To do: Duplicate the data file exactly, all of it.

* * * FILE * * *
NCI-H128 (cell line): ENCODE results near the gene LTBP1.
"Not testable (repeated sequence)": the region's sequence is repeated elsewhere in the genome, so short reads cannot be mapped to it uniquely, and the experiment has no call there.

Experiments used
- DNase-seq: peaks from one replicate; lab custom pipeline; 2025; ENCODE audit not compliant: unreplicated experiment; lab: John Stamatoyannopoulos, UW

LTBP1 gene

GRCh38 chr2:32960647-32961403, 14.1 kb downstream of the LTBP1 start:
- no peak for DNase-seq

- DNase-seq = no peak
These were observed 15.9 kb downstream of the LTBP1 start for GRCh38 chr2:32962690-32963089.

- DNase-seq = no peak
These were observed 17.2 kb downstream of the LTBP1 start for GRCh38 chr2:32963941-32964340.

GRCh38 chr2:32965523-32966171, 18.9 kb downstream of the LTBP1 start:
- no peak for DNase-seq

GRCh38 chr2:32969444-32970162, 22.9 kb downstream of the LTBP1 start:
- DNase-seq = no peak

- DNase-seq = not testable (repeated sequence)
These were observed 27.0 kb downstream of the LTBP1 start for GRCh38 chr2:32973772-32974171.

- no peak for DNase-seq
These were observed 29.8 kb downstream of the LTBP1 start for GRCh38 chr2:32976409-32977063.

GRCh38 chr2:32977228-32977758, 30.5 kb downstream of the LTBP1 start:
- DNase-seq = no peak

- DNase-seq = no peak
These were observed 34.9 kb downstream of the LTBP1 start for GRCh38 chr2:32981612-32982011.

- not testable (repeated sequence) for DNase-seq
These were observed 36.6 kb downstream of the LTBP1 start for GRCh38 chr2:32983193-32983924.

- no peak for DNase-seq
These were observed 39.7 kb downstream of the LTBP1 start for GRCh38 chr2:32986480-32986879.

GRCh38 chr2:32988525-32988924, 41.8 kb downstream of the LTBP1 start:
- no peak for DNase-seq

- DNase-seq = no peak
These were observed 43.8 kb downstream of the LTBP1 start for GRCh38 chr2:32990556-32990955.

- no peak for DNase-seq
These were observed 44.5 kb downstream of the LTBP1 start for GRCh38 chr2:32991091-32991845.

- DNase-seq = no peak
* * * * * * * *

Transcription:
NCI-H128 (cell line): ENCODE results near the gene LTBP1.
"Not testable (repeated sequence)": the region's sequence is repeated elsewhere in the genome, so short reads cannot be mapped to it uniquely, and the experiment has no call there.

Experiments used
- DNase-seq: peaks from one replicate; lab custom pipeline; 2025; ENCODE audit not compliant: unreplicated experiment; lab: John Stamatoyannopoulos, UW

LTBP1 gene

GRCh38 chr2:32960647-32961403, 14.1 kb downstream of the LTBP1 start:
- no peak for DNase-seq

- DNase-seq = no peak
These were observed 15.9 kb downstream of the LTBP1 start for GRCh38 chr2:32962690-32963089.

- DNase-seq = no peak
These were observed 17.2 kb downstream of the LTBP1 start for GRCh38 chr2:32963941-32964340.

GRCh38 chr2:32965523-32966171, 18.9 kb downstream of the LTBP1 start:
- no peak for DNase-seq

GRCh38 chr2:32969444-32970162, 22.9 kb downstream of the LTBP1 start:
- DNase-seq = no peak

- DNase-seq = not testable (repeated sequence)
These were observed 27.0 kb downstream of the LTBP1 start for GRCh38 chr2:32973772-32974171.

- no peak for DNase-seq
These were observed 29.8 kb downstream of the LTBP1 start for GRCh38 chr2:32976409-32977063.

GRCh38 chr2:32977228-32977758, 30.5 kb downstream of the LTBP1 start:
- DNase-seq = no peak

- DNase-seq = no peak
These were observed 34.9 kb downstream of the LTBP1 start for GRCh38 chr2:32981612-32982011.

- not testable (repeated sequence) for DNase-seq
These were observed 36.6 kb downstream of the LTBP1 start for GRCh38 chr2:32983193-32983924.

- no peak for DNase-seq
These were observed 39.7 kb downstream of the LTBP1 start for GRCh38 chr2:32986480-32986879.

GRCh38 chr2:32988525-32988924, 41.8 kb downstream of the LTBP1 start:
- no peak for DNase-seq

- DNase-seq = no peak
These were observed 43.8 kb downstream of the LTBP1 start for GRCh38 chr2:32990556-32990955.

- no peak for DNase-seq
These were observed 44.5 kb downstream of the LTBP1 start for GRCh38 chr2:32991091-32991845.

- DNase-seq = no peak